• Technical focal point for wind power development

  • Wind resource estimation

  • Standardization and certification

  • Testing facilities as per international standards

  • Type approval for wind turbines

  • Information, Training & Commercial Services


Wind turbine test station
Wind Turbine Test Station

  • The Wind Turbine Test Station established, under DANIDA assisted project, at Kayathar in Tuthukkudi district, Tamil Nadu.

  • Wind turbines of 225 kW to 1250 kW have been tested at Kayathar.

  • Experimental wind turbine of 2 MW installed at the test stations.

  • ‘In-Situ’ measurements are carried out with state of art systems as per international Standards.


Wind power potential
Wind Power Potential

State-Wise Potential/Achievement


Fiscal incentives
Fiscal Incentives

  • Accelerated depreciation (80%) in first year

  • Income Tax Holiday under section 80 1A

  • Sales tax, excise duty reliefs

  • Concessional import and excise duty on specified parts and components

  • Preferential tariff by State utilities


Gbi scheme
GBI Scheme

Objectives

  • To broaden investor base – IPPs and FDIs

  • Level playing field between various class of investors

  • Encourage higher generation/improve CUF

  • Framework for transition from investment based incentive to outcome based incentive


Gbi scheme1
GBI Scheme

Highlights

  • GBI in parallel with other fiscal incentives including accelerated depreciation

  • GBI and AD on mutually exclusive manner

  • GBI- Rs.0.50 /kWh subject to max Rs. 62.00 lakh /MW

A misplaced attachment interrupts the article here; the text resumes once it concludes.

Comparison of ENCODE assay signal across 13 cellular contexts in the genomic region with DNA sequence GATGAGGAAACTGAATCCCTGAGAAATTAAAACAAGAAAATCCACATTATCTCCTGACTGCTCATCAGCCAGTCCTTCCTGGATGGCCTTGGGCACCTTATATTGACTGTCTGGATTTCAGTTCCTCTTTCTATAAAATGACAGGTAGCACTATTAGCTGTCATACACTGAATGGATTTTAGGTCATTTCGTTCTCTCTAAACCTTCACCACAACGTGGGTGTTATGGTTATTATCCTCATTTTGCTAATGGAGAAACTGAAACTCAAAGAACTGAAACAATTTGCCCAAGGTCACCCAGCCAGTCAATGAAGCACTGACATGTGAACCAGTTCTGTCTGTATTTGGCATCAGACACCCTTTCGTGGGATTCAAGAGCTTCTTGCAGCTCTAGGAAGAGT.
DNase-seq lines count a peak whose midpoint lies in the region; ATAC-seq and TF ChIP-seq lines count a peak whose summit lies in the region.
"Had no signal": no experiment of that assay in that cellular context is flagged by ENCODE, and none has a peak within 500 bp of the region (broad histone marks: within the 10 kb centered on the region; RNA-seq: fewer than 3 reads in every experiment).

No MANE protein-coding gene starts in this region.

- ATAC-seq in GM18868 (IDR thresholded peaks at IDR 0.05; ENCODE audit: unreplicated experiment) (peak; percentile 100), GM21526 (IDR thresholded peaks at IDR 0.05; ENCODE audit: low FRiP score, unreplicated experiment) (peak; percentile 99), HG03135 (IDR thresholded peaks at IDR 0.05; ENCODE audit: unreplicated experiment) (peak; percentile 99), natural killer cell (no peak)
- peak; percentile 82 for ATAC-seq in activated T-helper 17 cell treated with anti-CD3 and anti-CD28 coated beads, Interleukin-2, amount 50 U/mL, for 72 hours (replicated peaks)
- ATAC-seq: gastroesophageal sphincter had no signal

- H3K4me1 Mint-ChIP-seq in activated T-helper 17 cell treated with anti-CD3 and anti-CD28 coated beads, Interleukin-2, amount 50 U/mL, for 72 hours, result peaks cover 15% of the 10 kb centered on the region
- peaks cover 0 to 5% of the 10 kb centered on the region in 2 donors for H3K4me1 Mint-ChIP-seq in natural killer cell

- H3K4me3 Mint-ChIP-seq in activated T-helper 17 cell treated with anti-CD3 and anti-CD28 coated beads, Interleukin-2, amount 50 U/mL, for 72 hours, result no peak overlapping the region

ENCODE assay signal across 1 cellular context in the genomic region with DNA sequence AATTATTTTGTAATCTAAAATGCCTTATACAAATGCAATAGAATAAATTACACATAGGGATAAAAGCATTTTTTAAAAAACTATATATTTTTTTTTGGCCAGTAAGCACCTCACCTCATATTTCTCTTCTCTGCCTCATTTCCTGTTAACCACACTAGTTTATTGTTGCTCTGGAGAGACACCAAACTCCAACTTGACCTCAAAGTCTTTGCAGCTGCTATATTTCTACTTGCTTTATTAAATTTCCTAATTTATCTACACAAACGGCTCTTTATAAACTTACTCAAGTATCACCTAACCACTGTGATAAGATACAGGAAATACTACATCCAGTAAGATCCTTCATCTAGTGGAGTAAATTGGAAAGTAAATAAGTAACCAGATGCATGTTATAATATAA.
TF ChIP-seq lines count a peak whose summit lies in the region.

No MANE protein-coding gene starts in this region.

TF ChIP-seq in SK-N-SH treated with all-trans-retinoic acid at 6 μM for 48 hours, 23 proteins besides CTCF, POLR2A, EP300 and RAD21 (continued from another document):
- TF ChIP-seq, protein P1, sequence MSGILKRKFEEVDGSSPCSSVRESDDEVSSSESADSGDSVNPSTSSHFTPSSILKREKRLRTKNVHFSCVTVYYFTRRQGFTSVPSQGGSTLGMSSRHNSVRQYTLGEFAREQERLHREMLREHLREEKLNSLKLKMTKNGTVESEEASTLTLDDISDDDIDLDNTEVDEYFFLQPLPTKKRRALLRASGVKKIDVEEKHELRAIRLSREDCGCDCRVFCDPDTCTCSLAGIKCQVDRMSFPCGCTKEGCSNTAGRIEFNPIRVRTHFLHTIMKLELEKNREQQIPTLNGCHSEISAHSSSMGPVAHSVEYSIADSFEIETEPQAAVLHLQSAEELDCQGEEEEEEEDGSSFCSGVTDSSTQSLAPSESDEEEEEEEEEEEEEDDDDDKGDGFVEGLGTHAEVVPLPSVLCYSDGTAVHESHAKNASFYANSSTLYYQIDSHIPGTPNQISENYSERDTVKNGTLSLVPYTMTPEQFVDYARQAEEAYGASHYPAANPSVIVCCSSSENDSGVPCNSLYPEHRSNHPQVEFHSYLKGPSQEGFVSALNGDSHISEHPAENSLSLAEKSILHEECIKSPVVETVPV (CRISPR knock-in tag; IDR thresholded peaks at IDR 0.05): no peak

• Duration : > 4 years, and < 10 years


Mnre policy guidelines pre electricity act 2003
MNRE POLICY GUIDELINESPRE-ELECTRICITY ACT 2003

  • Guidelines issued to States in 1993-94 & 1994-95

  • Power Purchase rate @Rs.2.25/unit (1994-95 base year) escalation @ 5%

  • Wheeling and banking facilities for one year at nominal charges

  • Permission for third party sale to any unit anywhere in the state


Regulatory policy framework
Regulatory Policy Framework

  • As per National Electricity Act-2003, state regulators to specify a minimum percentage of power to be purchased from renewable sources.

  • RPOs have been announced by major states

  • As per National Tariff Policy-2005, state regulators to provide preferential tariff for renewable power.

  • CERC issued attractive guidelines to determine the preferential tariff

  • CERC issued guidelines for RECs


12th Plan Proposals and Issues


Target and achievement
Target and Achievement

  • Achievement as on 30.10.2011 - 15,683 MW

  • 11th Plan Target - 9,000 MW

  • Achievement during

    11th Plan (upto October, 2011) - 8,589 MW

  • Target (2011-12) - 2,400 MW

  • Achievement (2011-12) - 1,527 MW

  • Trends late 10th plan & 11th plan – 1500-1700 MW

    (except 2010-11)

  • 12th Plan Target - 15,000 MW

  • To achieve aspired target : Avg. annual capacity addition of 3000 MW (+)